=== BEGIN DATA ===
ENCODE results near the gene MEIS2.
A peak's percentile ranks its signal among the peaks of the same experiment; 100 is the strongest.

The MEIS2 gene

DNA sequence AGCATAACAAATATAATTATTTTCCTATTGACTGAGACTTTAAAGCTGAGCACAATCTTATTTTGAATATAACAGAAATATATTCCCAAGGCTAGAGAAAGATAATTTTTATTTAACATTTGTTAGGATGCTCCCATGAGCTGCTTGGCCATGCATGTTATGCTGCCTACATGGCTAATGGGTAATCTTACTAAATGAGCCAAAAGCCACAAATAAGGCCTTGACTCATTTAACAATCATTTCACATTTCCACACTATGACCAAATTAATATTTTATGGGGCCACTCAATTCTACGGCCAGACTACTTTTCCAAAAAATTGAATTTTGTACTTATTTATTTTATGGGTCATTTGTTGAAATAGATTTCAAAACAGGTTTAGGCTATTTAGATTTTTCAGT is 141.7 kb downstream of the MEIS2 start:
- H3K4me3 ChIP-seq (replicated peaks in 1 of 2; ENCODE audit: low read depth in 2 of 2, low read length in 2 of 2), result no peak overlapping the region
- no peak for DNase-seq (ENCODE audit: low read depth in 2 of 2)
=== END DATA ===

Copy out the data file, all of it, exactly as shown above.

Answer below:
ENCODE results near the gene MEIS2.
A peak's percentile ranks its signal among the peaks of the same experiment; 100 is the strongest.

The MEIS2 gene

DNA sequence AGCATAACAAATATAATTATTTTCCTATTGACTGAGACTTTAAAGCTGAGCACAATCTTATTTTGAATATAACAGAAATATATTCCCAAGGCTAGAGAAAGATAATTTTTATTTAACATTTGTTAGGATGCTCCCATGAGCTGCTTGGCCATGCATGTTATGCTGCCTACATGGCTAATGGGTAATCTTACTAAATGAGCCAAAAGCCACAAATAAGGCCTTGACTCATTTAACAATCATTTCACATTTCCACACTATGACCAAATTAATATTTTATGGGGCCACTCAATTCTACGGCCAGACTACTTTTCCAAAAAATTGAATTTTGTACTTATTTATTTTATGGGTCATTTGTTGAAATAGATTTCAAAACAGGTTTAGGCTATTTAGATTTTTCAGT is 141.7 kb downstream of the MEIS2 start:
- H3K4me3 ChIP-seq (replicated peaks in 1 of 2; ENCODE audit: low read depth in 2 of 2, low read length in 2 of 2), result no peak overlapping the region
- no peak for DNase-seq (ENCODE audit: low read depth in 2 of 2)